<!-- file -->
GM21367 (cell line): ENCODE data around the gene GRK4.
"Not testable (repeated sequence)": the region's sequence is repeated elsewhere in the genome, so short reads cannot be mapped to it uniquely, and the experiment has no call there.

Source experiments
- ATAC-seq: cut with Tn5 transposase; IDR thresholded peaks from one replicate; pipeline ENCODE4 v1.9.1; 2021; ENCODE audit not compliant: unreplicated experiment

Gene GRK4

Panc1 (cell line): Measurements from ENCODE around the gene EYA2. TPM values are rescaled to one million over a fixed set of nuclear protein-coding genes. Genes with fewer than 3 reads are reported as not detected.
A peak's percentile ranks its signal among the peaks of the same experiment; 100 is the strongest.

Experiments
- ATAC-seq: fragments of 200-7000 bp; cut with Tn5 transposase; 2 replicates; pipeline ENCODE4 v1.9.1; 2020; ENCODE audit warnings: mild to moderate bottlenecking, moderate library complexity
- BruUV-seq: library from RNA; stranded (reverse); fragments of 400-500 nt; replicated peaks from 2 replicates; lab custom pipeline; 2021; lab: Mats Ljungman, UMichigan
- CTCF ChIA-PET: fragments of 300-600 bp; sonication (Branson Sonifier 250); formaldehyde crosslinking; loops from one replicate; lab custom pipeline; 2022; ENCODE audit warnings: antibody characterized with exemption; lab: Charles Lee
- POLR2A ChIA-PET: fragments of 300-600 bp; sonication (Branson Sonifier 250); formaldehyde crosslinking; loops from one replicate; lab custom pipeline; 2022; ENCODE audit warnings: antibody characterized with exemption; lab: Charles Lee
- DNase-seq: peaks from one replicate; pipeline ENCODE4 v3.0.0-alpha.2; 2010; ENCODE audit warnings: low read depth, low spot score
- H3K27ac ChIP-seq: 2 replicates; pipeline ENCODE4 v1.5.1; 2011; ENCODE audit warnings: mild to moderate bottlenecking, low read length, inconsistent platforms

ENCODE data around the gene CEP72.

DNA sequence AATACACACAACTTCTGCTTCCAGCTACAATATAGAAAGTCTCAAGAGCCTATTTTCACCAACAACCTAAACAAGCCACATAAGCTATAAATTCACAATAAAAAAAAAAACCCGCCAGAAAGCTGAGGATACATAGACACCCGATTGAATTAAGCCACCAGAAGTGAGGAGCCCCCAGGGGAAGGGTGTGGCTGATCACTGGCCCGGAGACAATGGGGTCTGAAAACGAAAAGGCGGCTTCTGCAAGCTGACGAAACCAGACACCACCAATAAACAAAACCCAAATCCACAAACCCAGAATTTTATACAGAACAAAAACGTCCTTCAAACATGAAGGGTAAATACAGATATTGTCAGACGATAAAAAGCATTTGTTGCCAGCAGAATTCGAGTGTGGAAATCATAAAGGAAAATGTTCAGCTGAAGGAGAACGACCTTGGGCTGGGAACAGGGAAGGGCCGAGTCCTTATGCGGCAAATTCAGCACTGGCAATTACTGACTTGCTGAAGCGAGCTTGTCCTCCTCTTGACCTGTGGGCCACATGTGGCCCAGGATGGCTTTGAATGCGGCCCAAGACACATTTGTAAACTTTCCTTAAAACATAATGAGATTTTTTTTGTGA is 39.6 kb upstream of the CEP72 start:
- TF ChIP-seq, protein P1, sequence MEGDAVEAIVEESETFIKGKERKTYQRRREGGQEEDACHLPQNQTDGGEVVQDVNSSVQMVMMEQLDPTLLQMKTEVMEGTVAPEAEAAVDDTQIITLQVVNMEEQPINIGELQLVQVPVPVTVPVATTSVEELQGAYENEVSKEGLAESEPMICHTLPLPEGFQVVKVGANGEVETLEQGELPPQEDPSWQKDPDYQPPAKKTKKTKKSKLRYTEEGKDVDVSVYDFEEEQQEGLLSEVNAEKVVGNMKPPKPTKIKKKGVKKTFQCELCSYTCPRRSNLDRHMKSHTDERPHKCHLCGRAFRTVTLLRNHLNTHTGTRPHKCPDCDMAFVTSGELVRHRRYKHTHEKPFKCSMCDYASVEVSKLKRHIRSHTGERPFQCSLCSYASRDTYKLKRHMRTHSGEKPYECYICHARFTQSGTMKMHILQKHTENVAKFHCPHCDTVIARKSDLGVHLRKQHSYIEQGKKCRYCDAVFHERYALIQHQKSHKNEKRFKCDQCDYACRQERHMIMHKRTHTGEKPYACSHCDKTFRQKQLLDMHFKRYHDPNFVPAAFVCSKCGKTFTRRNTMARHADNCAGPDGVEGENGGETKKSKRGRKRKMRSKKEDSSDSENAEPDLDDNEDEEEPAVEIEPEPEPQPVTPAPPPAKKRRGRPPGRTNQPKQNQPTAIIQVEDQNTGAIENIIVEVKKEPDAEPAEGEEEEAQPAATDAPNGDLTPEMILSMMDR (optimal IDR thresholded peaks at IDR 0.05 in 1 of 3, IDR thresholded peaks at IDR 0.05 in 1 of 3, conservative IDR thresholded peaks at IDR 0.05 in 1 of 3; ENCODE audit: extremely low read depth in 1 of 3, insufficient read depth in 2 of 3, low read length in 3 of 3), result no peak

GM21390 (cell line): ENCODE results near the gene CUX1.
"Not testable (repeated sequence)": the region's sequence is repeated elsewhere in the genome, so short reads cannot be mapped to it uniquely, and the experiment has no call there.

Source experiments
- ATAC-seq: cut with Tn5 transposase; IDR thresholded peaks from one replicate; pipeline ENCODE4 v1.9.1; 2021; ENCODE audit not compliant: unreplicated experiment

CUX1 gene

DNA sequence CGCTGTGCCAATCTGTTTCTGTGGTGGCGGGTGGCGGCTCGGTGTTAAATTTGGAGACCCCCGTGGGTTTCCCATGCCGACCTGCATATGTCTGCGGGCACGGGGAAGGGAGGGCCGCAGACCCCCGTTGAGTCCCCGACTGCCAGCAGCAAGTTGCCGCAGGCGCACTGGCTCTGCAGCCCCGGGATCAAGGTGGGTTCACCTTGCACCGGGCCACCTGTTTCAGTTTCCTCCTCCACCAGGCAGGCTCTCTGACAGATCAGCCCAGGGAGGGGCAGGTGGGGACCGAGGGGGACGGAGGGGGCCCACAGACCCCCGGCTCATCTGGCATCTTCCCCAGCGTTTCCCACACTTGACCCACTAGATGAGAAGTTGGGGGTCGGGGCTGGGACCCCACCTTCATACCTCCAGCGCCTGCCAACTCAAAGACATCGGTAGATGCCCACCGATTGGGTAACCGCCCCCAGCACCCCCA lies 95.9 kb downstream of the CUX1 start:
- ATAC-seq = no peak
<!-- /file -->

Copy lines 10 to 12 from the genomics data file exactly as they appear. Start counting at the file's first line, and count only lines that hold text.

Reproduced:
- BruUV-seq: library from RNA; stranded (reverse); fragments of 400-500 nt; replicated peaks from 2 replicates; lab custom pipeline; 2021; lab: Mats Ljungman, UMichigan
- CTCF ChIA-PET: fragments of 300-600 bp; sonication (Branson Sonifier 250); formaldehyde crosslinking; loops from one replicate; lab custom pipeline; 2022; ENCODE audit warnings: antibody characterized with exemption; lab: Charles Lee
- POLR2A ChIA-PET: fragments of 300-600 bp; sonication (Branson Sonifier 250); formaldehyde crosslinking; loops from one replicate; lab custom pipeline; 2022; ENCODE audit warnings: antibody characterized with exemption; lab: Charles Lee